Indeed, I explained to him that the red magic marker committee would be a group of business leaders both big and small that would go through the rules and regulations concerning business, carefully drawing through entire lines of regulations that made no sense, were too costly, and were just more bureaucratic red tape and/or duplication. He then understood what I was talking about, but he also told me that by having rules and regulations did provide more jobs for professionals; lawyers, consultants, tax advisers, etc. I told him that was nonsense and certainly no excuse for it, but he explained to me that he could show me using mathematics why he was correct.

As a former franchisor founder, having started my first business when I was 12 years old, I thought to myself; what planet is he living on? I don’t need mathematics to explain to me his concept, but he surely needs to get a life, get a job (in the private sector), and consider a stint running his own business for 10 years before he tells me I don’t know what I’m talking about because I’m just a small business person. Some things really look great on paper. Many business plans in fact.

Now that I am semiretired and running this think tank, I come across all sorts of great business plans, with great assumptions, beautiful spreadsheet and awesome proformas with a decent bit of math behind each little box. Of course the problem with writing these business plans is that most of the entrepreneurs take a limited set of facts, and expand upon those facts as if there were no other criteria. The world doesn’t work like that, and that’s why we should be very careful when academics start advising politicians on economic decision-making.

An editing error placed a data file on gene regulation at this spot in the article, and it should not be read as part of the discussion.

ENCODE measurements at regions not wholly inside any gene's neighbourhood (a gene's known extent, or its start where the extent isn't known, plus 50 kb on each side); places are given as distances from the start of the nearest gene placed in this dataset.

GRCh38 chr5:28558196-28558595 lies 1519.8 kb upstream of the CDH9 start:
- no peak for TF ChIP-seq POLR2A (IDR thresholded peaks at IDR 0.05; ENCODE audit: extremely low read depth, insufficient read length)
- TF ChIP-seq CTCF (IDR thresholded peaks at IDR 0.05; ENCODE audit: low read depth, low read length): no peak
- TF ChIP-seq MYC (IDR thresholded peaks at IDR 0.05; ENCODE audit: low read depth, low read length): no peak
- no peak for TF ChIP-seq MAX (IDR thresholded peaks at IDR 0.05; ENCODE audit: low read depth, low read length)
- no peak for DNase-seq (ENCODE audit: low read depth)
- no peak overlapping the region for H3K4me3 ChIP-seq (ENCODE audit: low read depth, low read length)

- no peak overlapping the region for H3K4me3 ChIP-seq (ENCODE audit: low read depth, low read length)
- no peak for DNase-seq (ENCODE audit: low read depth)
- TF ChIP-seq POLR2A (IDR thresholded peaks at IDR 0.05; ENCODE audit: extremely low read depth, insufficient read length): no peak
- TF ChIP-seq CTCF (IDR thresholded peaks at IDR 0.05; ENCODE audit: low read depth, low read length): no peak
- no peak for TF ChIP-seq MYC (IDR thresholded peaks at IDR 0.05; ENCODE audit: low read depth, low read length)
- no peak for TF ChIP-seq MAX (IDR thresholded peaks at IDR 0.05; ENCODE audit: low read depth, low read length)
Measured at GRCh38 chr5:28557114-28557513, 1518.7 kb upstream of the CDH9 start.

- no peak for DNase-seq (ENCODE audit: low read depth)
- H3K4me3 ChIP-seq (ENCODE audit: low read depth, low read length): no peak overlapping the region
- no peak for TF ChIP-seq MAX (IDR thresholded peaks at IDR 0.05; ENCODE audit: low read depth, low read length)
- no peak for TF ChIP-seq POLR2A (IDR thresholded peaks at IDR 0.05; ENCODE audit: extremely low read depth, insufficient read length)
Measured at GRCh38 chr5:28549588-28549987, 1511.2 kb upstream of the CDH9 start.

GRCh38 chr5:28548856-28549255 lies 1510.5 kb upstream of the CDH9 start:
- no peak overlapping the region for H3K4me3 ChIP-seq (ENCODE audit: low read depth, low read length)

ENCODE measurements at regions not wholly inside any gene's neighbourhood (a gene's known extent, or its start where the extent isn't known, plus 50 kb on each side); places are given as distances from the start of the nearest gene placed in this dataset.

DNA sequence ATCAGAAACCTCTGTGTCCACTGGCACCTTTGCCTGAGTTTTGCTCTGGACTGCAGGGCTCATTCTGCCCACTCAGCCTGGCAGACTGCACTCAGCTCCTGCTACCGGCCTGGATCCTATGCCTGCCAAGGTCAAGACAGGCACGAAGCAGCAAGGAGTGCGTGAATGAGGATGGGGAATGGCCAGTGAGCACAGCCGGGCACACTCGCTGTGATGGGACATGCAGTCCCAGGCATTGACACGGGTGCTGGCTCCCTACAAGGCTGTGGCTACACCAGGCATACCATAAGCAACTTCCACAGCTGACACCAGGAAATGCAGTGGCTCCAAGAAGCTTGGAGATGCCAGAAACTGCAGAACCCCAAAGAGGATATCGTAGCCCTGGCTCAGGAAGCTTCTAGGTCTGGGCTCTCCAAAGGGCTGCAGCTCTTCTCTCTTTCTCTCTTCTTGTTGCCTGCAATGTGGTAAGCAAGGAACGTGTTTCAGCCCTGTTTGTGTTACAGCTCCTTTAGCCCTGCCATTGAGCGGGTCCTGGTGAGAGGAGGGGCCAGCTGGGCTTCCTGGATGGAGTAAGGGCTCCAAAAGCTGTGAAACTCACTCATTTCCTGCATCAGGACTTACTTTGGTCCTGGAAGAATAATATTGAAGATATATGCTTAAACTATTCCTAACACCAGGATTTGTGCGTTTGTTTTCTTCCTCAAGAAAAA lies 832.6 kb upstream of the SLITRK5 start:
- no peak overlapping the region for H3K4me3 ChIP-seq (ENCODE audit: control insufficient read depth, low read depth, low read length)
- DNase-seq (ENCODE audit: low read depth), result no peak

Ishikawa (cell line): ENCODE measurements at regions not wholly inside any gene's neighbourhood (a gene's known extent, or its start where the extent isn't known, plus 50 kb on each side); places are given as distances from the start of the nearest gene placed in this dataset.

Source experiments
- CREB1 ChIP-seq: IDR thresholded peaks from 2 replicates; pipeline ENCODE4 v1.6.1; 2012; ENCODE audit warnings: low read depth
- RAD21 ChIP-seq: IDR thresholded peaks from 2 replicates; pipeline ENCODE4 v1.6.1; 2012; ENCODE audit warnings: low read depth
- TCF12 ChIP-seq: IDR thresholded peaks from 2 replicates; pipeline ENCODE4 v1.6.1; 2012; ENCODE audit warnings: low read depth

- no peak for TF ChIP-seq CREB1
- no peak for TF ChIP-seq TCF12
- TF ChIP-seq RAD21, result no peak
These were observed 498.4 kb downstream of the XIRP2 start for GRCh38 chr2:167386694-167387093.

This particular academic advisor had never run a business in his life, and he couldn’t for the life of him figure out why we need to reduce the rules and regulations. It’s almost impossible to argue with someone like that, even using their own math, unless we can take them all the way back to the beginning of their assumptions and show them that they clearly don’t know what they’re talking about, and they’ve quantified irrelevance to the n’th degree. Their reality is not even in this dimension, so their math and data is neither scientific, nor worthy of contention. Please consider all this and think on it.

Use Editing Services Improve Your Relationship With Your Academic Adviser

1. It is generally impossible to proofread or edit your own written work. You need a second set of eyes to find your typos, spelling errors, and grammatical mistakes. Notice a typo in the title of this article?

2. It can be very frustrating for an academic adviser to give feedback on the content of your research paper, thesis, or dissertation if he or she is spending a lot of time correcting the clarity, grammar, and spelling of your document. You should give your adviser well-written chapters and sections of your paper, thesis, or dissertation so he or she can focus on your work rather than spend time trying to figure out what you are trying to say.

3. A professional editor can make sure your paper is understandable and free of errors. You can ask the professional editor you hire to focus on what is important to you.

4. Your academic adviser will think more highly of your written work if it is, at a minimum, well-written. He or she does not want to spend hours deciphering the meaning of a paper and correcting minor mistakes. Using an editing service will make your work easier to read.

5. Don’t forget to thank your academic adviser for the time he or she spends helping you! You will need him or her to inform you of new jobs opening in your field, write recommendation letters, and work with you to submit journal articles from your thesis or dissertation. This makes your relationship with your academic adviser crucial for your career. People with poor relationships with their academic adviser are less likely to receive a good recommendation and to obtain their desired academic job.